I’m not going to justify sleeping on duty but sometimes your body just needs sleep. I’m going to give you an example. A cop works Morning Watch, he works all night, gets off at 7:00 A.M. He has to be in court at 8:30 A.M. He jumps into his court suit, grabs two cups of coffee and drives downtown. He checks in with the district attorney and discovers that the court has a full calendar. The officer is told that his case is low on the list of cases to be heard. The office slumps onto those hard wood benches and listens to numerous cases. The district attorney tells the officer his case won’t be heard until after the noon break.
After the noon break, the district attorney advises the officer that the defendant’s attorney has a trial in another court and yours might be the last case heard. Ok, it’s 3 P.M. and the officer spends ten minutes on the stand and is excused. The officer has now been up for over 24 hours. He drives home in rush hour traffic, grabs a quick bite to eat and tries to sleep. He has to be back at work in 4 hours.
Craig Bushey said that after a few days in court and working Morning Watch he was stopped twice by the same officer for possible DUI, on his way to work. Just tired, but the CHP officer asked Craig to take another Freeway to Hollywood.
Have you ever been really tired and know that you have to get up early? You look at the clock and think, if I get to sleep right now I’ll get four hours sleep. Thirty minutes, later you recalculate: if I get to sleep right now, I’ll get three and half hours sleep. You finally fall into that deep sleep. Then your alarm, or in my case my wife, wakes you. It’s time to get up and go to work. Your eyes burn and your head aches.
You sit in roll call and try to stay awake. The Sergeant is passing out court subpoenas and he stops in front of you. Crap, you have court in the morning. Some might think this was a rare occasion, but it happened to me numerous time. I once spent three nights working and then three straight all day in court. Thank goodness that I was young and indestructible.
Some officers didn’t have the all-day court excuse. I knew one officer who was building a house with his father. He worked all night and the spent half the day doing construction work. Actually, he didn’t do much work in uniform. Other officers worked off duty jobs, like on movies, and didn’t get much sleep. The other group was just plain hung over. I remember a few nights where my partner was not in Roll Call. He met me in the parking lot and told me I was driving tonight.
Here’s my disclaimer. I hated hitting the hole. I had this fear that some terrorist was going to sneak up on our police car and shoot both me and my partner as we slept. I hope I die in my sleep but I didn’t want to in my 20’s and in a city car bought at the lowest bid.
When you’re on probation you do what your partner says and you keep your mouth shut. Most Hollywood cops only hit the hole for an hour or so. I often tried to convince my senior partner, let me drive up in the hills and you can sleep. I knew all the streets in the Hollywood Hills, including all of Laurel Canyon, before I got off probation. I could drive for an hour in the hills without getting lost.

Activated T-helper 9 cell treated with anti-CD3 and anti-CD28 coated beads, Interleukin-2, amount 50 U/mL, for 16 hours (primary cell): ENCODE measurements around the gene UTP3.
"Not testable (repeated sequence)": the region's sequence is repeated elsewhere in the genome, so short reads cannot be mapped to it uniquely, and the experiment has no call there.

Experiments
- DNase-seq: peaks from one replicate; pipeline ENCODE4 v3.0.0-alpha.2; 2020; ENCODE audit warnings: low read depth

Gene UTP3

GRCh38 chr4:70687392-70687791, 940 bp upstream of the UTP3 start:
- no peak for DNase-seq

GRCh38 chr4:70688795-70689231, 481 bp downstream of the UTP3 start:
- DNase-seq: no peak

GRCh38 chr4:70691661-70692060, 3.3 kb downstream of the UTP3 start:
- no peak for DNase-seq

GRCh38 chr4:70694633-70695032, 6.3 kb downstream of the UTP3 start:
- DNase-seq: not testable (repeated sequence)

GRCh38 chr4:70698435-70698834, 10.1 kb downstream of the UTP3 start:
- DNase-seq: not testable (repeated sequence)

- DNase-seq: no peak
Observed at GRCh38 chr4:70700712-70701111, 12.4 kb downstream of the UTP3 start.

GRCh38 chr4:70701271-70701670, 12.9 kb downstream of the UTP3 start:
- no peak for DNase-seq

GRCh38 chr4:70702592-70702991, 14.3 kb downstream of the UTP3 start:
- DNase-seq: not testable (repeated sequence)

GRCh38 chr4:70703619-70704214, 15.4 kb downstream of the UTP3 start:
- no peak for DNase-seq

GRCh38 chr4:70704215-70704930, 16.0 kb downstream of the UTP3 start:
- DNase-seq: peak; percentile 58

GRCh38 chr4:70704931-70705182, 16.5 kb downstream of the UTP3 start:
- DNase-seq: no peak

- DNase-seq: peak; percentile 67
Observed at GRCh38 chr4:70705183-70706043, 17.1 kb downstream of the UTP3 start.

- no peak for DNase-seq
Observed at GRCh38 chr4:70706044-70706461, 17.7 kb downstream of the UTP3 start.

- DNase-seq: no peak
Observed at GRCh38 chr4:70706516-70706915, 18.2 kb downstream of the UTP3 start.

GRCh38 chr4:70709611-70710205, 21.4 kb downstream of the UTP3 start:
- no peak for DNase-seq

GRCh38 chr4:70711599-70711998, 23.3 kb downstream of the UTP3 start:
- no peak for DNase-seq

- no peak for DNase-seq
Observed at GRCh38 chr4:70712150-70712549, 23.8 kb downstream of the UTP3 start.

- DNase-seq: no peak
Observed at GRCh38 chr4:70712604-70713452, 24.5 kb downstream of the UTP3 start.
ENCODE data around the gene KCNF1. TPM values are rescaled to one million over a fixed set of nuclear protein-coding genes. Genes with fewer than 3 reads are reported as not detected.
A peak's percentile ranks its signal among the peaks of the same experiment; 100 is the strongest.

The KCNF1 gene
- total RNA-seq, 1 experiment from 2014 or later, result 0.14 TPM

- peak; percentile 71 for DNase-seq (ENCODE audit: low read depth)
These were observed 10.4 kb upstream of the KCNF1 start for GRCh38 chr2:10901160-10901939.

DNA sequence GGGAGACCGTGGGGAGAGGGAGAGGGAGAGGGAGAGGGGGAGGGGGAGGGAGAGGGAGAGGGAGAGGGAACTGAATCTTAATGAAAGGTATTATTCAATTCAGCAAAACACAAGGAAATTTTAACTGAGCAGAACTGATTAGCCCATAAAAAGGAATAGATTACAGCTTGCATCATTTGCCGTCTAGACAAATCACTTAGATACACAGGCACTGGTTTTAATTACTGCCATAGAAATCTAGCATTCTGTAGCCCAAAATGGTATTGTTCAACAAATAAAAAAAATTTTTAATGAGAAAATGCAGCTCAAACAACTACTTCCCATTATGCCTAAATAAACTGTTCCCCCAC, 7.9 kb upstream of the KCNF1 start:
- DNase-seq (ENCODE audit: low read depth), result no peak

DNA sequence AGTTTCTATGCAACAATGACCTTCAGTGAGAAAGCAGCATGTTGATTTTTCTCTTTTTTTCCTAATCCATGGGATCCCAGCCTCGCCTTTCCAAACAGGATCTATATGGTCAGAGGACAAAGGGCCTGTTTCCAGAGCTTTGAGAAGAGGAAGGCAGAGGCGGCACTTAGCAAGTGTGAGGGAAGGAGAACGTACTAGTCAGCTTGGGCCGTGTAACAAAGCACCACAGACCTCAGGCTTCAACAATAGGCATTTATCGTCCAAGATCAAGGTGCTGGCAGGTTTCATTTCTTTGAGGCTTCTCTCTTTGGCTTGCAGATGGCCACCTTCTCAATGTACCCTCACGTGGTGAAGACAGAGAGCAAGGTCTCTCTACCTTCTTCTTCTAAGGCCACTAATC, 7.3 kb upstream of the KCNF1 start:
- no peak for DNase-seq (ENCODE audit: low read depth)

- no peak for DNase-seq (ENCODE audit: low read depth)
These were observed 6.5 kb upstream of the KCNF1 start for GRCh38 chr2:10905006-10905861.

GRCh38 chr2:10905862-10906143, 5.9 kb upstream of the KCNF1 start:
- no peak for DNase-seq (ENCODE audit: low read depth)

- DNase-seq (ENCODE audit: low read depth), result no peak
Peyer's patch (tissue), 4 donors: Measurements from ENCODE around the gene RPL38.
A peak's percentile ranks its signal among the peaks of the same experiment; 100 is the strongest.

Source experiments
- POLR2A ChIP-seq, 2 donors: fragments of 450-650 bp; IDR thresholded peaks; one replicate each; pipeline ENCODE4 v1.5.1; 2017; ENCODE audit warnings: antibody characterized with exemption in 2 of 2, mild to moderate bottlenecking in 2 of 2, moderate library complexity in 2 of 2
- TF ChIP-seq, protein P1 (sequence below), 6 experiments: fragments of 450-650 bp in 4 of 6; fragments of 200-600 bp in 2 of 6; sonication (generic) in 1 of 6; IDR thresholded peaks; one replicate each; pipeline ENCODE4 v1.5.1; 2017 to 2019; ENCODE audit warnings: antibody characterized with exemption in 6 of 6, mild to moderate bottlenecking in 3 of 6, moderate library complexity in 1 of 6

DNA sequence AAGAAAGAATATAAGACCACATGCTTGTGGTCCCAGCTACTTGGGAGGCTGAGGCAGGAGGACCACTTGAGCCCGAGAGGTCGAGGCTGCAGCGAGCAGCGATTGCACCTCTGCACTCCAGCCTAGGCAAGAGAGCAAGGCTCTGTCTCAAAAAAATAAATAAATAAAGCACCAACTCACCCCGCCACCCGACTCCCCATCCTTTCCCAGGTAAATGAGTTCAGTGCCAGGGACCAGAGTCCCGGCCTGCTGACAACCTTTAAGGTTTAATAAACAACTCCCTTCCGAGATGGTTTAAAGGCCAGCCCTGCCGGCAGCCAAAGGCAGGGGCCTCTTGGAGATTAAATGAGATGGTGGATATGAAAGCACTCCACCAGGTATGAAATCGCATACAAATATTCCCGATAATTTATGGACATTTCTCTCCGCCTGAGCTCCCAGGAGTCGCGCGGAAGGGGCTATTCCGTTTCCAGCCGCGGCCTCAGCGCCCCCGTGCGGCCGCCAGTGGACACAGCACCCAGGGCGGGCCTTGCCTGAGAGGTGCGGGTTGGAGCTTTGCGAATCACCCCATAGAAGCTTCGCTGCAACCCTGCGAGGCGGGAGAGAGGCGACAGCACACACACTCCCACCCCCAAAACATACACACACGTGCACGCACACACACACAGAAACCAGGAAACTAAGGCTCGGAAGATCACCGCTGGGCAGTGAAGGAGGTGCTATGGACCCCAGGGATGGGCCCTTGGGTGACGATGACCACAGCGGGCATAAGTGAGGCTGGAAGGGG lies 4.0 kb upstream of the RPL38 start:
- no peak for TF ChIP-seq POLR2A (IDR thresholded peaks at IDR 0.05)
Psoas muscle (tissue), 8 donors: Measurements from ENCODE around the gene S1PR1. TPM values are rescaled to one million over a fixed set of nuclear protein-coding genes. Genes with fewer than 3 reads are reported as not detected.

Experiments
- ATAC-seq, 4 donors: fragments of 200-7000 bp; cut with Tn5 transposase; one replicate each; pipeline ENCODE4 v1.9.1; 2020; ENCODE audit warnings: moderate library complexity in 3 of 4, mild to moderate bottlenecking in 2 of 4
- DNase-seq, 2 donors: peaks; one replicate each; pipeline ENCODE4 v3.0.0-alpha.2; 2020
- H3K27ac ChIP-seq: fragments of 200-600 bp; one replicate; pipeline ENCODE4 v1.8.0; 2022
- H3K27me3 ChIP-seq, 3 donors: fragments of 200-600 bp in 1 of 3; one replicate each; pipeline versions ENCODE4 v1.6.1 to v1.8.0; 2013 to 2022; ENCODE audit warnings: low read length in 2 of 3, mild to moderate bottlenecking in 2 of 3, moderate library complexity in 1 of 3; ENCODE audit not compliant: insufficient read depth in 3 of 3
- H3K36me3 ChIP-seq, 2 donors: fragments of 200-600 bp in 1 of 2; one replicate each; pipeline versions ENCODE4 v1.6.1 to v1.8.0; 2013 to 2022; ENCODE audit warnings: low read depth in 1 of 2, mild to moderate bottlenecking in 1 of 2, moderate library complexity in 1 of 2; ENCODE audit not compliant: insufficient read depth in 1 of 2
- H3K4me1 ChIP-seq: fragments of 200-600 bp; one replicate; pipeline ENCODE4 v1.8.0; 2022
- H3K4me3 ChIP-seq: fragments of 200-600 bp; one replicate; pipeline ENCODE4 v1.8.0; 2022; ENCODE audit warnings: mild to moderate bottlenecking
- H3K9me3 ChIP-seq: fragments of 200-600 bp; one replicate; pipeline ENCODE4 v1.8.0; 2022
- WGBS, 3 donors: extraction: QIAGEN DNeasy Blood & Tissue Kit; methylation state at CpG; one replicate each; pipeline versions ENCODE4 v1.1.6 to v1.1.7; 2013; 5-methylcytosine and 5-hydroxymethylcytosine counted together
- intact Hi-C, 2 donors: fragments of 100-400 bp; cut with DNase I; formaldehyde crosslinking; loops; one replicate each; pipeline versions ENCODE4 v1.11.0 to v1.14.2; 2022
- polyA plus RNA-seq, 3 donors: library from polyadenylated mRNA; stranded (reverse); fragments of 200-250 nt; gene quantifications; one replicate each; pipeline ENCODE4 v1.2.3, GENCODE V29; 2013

I’m going to give you a few examples of my falling asleep on duty. I had a training officer, Rick Morton and we worked hard until about 4 A.M. when the radio calls died down and the dirt bags were either already in jail or had crawled under their rocks.
Rick always drove and he would park in this Cahuenga West alley that only ran for one block. He took a short nap and I caught up on the log. After he woke up, we would eat at Candy’s restaurant on Cahuenga West around 5:00. My story: I had been in court for three days and had about ten hours sleep in that time period. We parked in the alley. I was exhausted and thought to myself, “I’ll just put my head back on the head rest and close my eyes, just for a few minutes.” Well, you guessed it—I was sound asleep in minutes, no counting down the time.
I was in that deep sleep when a trash truck pulled into the alley behind us. I didn’t hear it drive in, I didn’t hear it roll out the Dipsey dumpster, I didn’t hear the motor where it raises the dumpster. When the trash truck dumped the trash with a loud bang, I shot out of my seat and banged my head on the ceiling of the police car. My heart was racing and Rick was telling me to calm down. Later I learned that a block away the SLA was dropping off their propaganda tapes at a radical radio station KPFK. Great sleeping spot, Rick.
Another night, Rick bought a rape report call. The rape occurred a week ago so it was only a report. That’s right, I’m going to write the report. We interview the alleged victim, who I suspect only reported the crime when the check bounced. We got the Readers Digest version of her account of the crime and Rick told me to have her sign the report. We then drove to an upper parking lot of Universal Studios. Rick slept while I wrote the report in my lap with a flashlight.
Another time Rick had actually gotten a good days sleep and offered to drive while I caught a few winks. I woke up to Rick singing Elvis songs over the police car PA system. I looked out the window and saw Beverly Hills street signs. Rick was a good cop but couldn’t sing.
Picking a proper “Hole” was an art and you often had to change locations. Next Ramblings, I’ll reveal for the first time some of the favorite sleeping “Holes” of Hollywood cops in the 70’s.